Taylor Davis knows exactly where the cameras are at Wrigley Field and now those cameras will be watching him as Willson Contreras' backup for at least the short-term future.
A CT scan Friday morning confirmed the Cubs' fear that Victor Caratini had a broken hamate bone in his left hand and he will undergo surgery Monday. He's expected to miss 4-6 weeks with the injury and Davis was called up from Triple-A Iowa in Caratini's place.
Davis was informed he might be on the move Thursday evening, after Caratini felt something in his left hand on the first pitch of his seventh-inning at-bat (he later doubled home an insurance run). Davis landed in Chicago at 8 a.m. Friday morning and was in uniform for the series opener against the Angels at Wrigley Field.
With Caratini out until late-May/early-June, the Cubs may opt to look outside the organization for additional catching depth. Davis was the only other backstop on the Cubs' 40-man roster and has just 13 games of MLB experience under his belt. He's only been behind the plate for 6 innings in The Show, but the 29-year-old has spent parts of the last five seasons in Triple-A and has appeared in 299 minor-league games as a catcher.
"I'm probably one of the longest-tenured Cubs here," Davis joked. "Not in the big leagues, but I know most of the guys on the staff, so that definitely helps."
The Cubs also have Francisco Arcia as catching depth in Triple-A, but he doesn't have much big-league experience either (40 games, all coming with the Angels in 2018) and is not on the 40-man roster after signing a minor-league deal over the winter.
"I wouldn't doubt we're probably looking [externally] a little bit," Joe Maddon said Friday morning. "I will say that's probably true. But for right now, we're really happy with Taylor. He's really grown among the group. He's a very good receiver — the guys like him a lot for that.
"Offensively speaking, he comes up with some big knocks, too. ... He's definitely grown over the last couple years. I think he's very comfortable and I know our pitchers are very comfortable with him."
Theo Epstein and the Cubs front office acknowledged they were in the market for veteran catching depth in the offseason, but nothing came to fruition. That may change now, but this injury certainly won't change how the organization feels about Caratini and his fit for the role long-term, especially after the way he started the season (.571 average, 1.647 OPS, 3 doubles, 1 homer, 5 RBI).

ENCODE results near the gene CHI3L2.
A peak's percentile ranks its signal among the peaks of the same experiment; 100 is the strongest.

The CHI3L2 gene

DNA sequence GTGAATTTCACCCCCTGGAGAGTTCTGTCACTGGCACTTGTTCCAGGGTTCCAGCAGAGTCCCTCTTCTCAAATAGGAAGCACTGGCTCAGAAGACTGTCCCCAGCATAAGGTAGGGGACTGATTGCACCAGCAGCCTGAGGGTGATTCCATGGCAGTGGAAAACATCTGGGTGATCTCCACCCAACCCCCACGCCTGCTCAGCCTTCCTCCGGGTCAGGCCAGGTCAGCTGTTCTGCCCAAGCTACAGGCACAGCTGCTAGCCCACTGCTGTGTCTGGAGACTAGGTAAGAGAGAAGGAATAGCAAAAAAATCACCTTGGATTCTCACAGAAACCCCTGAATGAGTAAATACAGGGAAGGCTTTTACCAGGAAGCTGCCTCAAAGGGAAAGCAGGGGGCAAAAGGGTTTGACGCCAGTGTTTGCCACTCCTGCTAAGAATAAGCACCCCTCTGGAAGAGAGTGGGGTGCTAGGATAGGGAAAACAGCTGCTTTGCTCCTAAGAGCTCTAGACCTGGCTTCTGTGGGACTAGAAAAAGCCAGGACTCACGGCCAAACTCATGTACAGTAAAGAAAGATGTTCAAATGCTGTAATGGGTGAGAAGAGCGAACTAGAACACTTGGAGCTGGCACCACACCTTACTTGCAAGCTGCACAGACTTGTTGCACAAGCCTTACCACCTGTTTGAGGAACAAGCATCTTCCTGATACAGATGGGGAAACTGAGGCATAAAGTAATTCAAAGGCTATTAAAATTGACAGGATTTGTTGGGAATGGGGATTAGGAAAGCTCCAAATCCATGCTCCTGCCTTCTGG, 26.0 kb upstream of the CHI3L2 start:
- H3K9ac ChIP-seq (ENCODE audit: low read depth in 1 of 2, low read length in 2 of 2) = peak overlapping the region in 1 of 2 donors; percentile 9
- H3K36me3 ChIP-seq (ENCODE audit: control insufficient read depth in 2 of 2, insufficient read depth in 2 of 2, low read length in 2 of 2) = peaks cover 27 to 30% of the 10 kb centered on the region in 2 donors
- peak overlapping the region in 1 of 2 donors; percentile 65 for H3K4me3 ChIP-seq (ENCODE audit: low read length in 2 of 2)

"He was looking so good," Maddon said. "He was pretty upset yesterday; he knew how well he was playing. He knew what was going on. It's really unfortunate. It's one of those injuries...they're very freakish. They're taken care of, but they put you down for a bit."
Last spring, Caratini beat out veteran Chris Gimenez for the backup catcher role and spent much of the year in Chicago in that capacity. But he didn't have the type of season most were expecting at the plate while playing sparingly (.232 average, .597 OPS).
This spring, he said he came to camp a lot more confident and with the belief that he belongs in the big leagues.
"He does things quietly," Maddon said. "He's not demanding, he doesn't ask for explanations. He just keeps doing his work. During camp, he wasn't throwing that well and then all of a sudden, his arm just started getting stronger. So he's just one of those guys that continually does his work. He's not flashy by any means, but he's very competent.
"The guy's a good baseball player. The way he's hitting here recently is kinda how he's hit in the minor leagues on a consistent basis. None of it's surprising when a guy starts doing it here. When he's done it before, you shouldn't be surprised. It's just unfortunate. He's done everything so well and right."
Davis' arrival to Wrigley Field continues the merry-go-round that is the Cubs roster so far in 2019.
On Friday morning, the Cubs suited up without six injured players (Caratini, Jon Lester, Mike Montgomery, Brandon Morrow, Xavier Cedeno, Tony Barnett), a trio of guys who have already been sent to the minor leagues (Carl Edwards Jr., Ian Happ, Brian Duensing), and a player on the restricted list serving out a suspension (Addison Russell).
That's not exactly what anybody expected for the April 12 roster.
But all that movement is an advantage for Davis, who already knew his pitching staff from spring training but also got to see Kyle Ryan, Allen Webster and Tim Collins in Triple-A before the promotion.
Regardless of what happens with the roster in Caratini's absence, the Cubs will have to rely on their catching depth for a game or two a week to ensure Willson Contreras gets enough rest.
Caratini may be able to resume baseball activities a few weeks after surgery and will be ready to return to Chicago once he's able to swing the bat without any issues. Even though the injury is to his glove hand, it will not have any impact on his catching.Click here to download the new MyTeams App by NBC Sports! Receive comprehensive coverage of your teams and stream the Cubs easily on your device.